Flip over most any Apple product, and you’ll find the company’s famous tagline: “Designed by Apple in California. Assembled in China.” It’s no doubt a point of pride, even while the labor practices of the company’s vendors in China have come under scrutiny in recent years.
Far from Silicon Valley, there is a place that some are calling “Silicon Savannah.” It is here, constellated around Nairobi-based nonprofit collective Ushahidi, that an explosion in African tech is taking shape. This month, for the first time, backers of the collective’s 2013 Kickstarter campaign, are finally getting their hands on BRCK, a long-awaited device that, in many ways, is the antithesis of Apple’s shiny products, yet potentially just as revolutionary. True to form, on the bottom of every BRCK is the declaration “Made in Kenya, Assembled in America.”
Ushahidi originally billed BRCK as a “backup generator for the Internet,” though their messaging has evolved into “The go anywhere, do anything, self-powered, mobile Wi-Fi device.” It is essentially a mobile Internet router. It connects to the web in three ways: by plugging in a standard ethernet cable, by bridging with other Wi-Fi networks, or by accessing 3G or 4G data via a basic SIM card.
Ushahidi invented it in order to overcome infrastructure challenges–specifically, inconsistent electricity and Internet connectivity–plaguing young upstarts in Nairobi. Turns out, plenty of other people and places face the same challenges; the first run of BRCKs are being delivered this month to users in some 45 countries.
Lest you think Internet outages are reserved for the developing world, both the U.S. and U.K. encountered major, multi-hour blackouts recently, in what appear to be unrelated events: Virgin Media customers across London lost service, while millions of Time Warner customers across the U.S.–with high concentrations in Chicago, Houston, Los Angeles, New York, and Tampa–were knocked offline.
“Everyone in the U.S. is so used to basic infrastructure ‘just working’ that few have a response when things don’t,” says BRCK CEO Erik Hersman. The company’s best bet, for U.S. and related markets, may be to position BRCK for those exceptional moments–times of disaster, extreme weather, or super remote travel.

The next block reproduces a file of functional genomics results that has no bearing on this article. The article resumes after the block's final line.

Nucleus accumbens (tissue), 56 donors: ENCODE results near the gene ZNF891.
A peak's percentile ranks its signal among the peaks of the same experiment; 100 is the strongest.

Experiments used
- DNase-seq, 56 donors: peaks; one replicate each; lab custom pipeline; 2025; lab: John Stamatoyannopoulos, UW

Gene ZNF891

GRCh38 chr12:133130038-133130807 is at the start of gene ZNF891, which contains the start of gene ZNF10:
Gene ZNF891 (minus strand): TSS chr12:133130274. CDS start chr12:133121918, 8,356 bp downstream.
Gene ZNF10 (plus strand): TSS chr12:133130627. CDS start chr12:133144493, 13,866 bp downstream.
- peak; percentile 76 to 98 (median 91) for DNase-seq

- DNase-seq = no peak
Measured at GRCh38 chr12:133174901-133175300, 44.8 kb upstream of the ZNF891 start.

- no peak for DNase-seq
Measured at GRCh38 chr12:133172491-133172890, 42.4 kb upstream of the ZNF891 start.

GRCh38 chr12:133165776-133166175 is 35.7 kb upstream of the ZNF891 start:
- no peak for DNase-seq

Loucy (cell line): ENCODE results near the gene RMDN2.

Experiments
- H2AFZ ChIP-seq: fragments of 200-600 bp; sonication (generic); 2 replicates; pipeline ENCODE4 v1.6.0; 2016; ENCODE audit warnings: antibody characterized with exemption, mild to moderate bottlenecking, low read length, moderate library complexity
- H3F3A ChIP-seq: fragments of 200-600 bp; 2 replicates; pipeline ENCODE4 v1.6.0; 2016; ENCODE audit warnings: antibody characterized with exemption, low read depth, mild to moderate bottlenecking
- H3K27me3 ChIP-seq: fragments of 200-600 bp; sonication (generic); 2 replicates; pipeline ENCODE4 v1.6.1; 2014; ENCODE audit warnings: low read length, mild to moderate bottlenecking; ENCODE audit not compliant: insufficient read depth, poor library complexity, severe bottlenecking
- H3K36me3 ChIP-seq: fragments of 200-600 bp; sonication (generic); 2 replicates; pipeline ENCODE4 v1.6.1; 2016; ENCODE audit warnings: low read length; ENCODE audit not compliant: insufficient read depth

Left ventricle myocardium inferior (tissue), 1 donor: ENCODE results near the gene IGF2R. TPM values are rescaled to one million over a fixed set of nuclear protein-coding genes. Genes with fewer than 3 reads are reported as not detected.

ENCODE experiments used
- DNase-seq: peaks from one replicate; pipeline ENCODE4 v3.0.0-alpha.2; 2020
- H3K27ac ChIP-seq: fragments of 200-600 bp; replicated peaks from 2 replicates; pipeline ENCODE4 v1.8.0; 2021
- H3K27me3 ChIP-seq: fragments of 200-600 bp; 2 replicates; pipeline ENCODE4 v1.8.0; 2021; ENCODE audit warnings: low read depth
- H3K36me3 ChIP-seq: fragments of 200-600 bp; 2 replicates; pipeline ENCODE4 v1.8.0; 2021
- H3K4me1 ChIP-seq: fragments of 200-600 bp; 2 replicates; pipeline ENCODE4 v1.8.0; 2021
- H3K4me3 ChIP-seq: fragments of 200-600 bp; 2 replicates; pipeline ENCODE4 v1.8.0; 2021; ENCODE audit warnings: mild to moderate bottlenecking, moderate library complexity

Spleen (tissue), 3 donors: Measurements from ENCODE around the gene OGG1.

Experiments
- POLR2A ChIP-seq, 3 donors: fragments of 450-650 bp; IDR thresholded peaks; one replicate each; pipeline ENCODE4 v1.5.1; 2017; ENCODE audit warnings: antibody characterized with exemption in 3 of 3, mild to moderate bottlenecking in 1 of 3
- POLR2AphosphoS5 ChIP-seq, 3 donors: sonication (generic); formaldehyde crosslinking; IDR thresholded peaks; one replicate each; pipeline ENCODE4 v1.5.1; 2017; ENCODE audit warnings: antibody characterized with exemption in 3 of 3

But even just focusing on the so-called developing world, BRCK’s potential market is enormous. While only a quarter of people from the developing world are currently connected, they already account for a staggering two-thirds of all people online today.
BRCK is not exactly cutting-edge by most standards. “I describe it as a new remix of old technology,” says Hersman, who cut his teeth as a tech blogger. “That’s the key to understanding Africa’s technology.”
Beyond its three connection methods, BRCK can keep users–as many as 20 at a time–up and running for as long as eight hours during an electrical outage. Most mobile hotspots can handle no more than a few, and drain both power and data rapidly. Should the Internet be down or not available in a given locale, the device continues operating offline, syncing up when its connection is restored. The stock hard drive is 4GB, with up to 32GB storage capacity.
Born in Sudan and having settled in Kenya with his young family, Hersman believes, “If it works in Africa, it’ll work anywhere.” He sees the company’s base in Nairobi as one of its greatest assets, particularly given its target market. Hersman recounts a pivotal situation, about a year ago, just as Ushahidi had finished its Kickstarter campaign. Kenya was struck with a power outage across the entire country, culminating in a surge of 400 volts that lasted five minutes.